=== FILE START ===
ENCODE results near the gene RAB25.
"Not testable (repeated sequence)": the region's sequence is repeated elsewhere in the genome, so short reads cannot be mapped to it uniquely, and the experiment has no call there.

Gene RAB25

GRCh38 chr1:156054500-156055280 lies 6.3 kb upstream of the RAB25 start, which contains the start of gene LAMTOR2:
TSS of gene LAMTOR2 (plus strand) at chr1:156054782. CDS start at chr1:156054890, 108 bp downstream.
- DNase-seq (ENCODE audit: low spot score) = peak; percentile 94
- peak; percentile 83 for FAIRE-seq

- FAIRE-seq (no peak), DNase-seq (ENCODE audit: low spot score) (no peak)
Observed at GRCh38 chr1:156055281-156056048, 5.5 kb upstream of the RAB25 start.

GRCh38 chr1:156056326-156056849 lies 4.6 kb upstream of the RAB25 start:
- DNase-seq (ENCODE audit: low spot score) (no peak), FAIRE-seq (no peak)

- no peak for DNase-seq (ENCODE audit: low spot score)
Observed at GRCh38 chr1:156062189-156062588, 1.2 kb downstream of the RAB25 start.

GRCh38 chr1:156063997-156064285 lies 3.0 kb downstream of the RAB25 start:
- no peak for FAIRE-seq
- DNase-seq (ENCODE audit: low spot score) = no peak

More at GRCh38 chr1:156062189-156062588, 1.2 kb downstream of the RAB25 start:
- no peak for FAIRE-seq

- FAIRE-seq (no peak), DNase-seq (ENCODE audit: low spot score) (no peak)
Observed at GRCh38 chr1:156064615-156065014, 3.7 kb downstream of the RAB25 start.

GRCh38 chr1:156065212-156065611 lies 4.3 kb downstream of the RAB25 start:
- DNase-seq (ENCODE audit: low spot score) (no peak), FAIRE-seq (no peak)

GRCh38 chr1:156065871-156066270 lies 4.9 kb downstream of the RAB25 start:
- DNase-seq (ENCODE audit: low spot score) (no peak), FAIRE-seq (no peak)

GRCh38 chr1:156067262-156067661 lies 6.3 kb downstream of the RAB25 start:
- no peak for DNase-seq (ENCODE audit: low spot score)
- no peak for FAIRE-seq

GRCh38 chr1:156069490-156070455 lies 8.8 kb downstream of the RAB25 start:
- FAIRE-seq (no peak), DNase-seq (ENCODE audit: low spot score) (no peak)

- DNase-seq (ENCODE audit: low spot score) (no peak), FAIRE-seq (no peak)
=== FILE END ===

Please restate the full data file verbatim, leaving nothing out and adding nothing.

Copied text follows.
ENCODE results near the gene RAB25.
"Not testable (repeated sequence)": the region's sequence is repeated elsewhere in the genome, so short reads cannot be mapped to it uniquely, and the experiment has no call there.

Gene RAB25

GRCh38 chr1:156054500-156055280 lies 6.3 kb upstream of the RAB25 start, which contains the start of gene LAMTOR2:
TSS of gene LAMTOR2 (plus strand) at chr1:156054782. CDS start at chr1:156054890, 108 bp downstream.
- DNase-seq (ENCODE audit: low spot score) = peak; percentile 94
- peak; percentile 83 for FAIRE-seq

- FAIRE-seq (no peak), DNase-seq (ENCODE audit: low spot score) (no peak)
Observed at GRCh38 chr1:156055281-156056048, 5.5 kb upstream of the RAB25 start.

GRCh38 chr1:156056326-156056849 lies 4.6 kb upstream of the RAB25 start:
- DNase-seq (ENCODE audit: low spot score) (no peak), FAIRE-seq (no peak)

- no peak for DNase-seq (ENCODE audit: low spot score)
Observed at GRCh38 chr1:156062189-156062588, 1.2 kb downstream of the RAB25 start.

GRCh38 chr1:156063997-156064285 lies 3.0 kb downstream of the RAB25 start:
- no peak for FAIRE-seq
- DNase-seq (ENCODE audit: low spot score) = no peak

More at GRCh38 chr1:156062189-156062588, 1.2 kb downstream of the RAB25 start:
- no peak for FAIRE-seq

- FAIRE-seq (no peak), DNase-seq (ENCODE audit: low spot score) (no peak)
Observed at GRCh38 chr1:156064615-156065014, 3.7 kb downstream of the RAB25 start.

GRCh38 chr1:156065212-156065611 lies 4.3 kb downstream of the RAB25 start:
- DNase-seq (ENCODE audit: low spot score) (no peak), FAIRE-seq (no peak)

GRCh38 chr1:156065871-156066270 lies 4.9 kb downstream of the RAB25 start:
- DNase-seq (ENCODE audit: low spot score) (no peak), FAIRE-seq (no peak)

GRCh38 chr1:156067262-156067661 lies 6.3 kb downstream of the RAB25 start:
- no peak for DNase-seq (ENCODE audit: low spot score)
- no peak for FAIRE-seq

GRCh38 chr1:156069490-156070455 lies 8.8 kb downstream of the RAB25 start:
- FAIRE-seq (no peak), DNase-seq (ENCODE audit: low spot score) (no peak)

- DNase-seq (ENCODE audit: low spot score) (no peak), FAIRE-seq (no peak)